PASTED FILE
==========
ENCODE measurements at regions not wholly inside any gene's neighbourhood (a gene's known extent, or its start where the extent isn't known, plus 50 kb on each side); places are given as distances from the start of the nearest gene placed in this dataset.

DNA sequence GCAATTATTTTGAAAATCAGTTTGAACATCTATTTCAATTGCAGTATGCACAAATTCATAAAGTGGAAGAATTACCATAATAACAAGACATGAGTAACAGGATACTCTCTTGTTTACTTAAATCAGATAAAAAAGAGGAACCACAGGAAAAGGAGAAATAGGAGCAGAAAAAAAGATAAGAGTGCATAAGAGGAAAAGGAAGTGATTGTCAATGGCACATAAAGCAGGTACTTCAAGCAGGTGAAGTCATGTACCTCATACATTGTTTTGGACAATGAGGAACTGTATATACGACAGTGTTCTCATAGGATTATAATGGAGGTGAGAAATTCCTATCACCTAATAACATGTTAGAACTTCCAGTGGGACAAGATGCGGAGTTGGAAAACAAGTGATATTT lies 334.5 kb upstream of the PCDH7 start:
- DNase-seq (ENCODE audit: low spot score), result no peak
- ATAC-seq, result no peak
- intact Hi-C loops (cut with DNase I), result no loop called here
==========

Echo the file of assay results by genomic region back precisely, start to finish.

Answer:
ENCODE measurements at regions not wholly inside any gene's neighbourhood (a gene's known extent, or its start where the extent isn't known, plus 50 kb on each side); places are given as distances from the start of the nearest gene placed in this dataset.

DNA sequence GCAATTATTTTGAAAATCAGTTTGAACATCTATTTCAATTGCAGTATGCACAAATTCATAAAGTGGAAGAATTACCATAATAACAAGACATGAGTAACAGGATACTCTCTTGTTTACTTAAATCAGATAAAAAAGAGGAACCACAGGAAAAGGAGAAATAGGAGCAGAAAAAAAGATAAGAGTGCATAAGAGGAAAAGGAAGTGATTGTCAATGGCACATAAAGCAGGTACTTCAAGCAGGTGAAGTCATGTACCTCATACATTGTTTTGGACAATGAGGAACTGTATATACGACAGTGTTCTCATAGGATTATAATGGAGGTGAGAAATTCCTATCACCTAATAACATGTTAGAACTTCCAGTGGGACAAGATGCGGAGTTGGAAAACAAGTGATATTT lies 334.5 kb upstream of the PCDH7 start:
- DNase-seq (ENCODE audit: low spot score), result no peak
- ATAC-seq, result no peak
- intact Hi-C loops (cut with DNase I), result no loop called here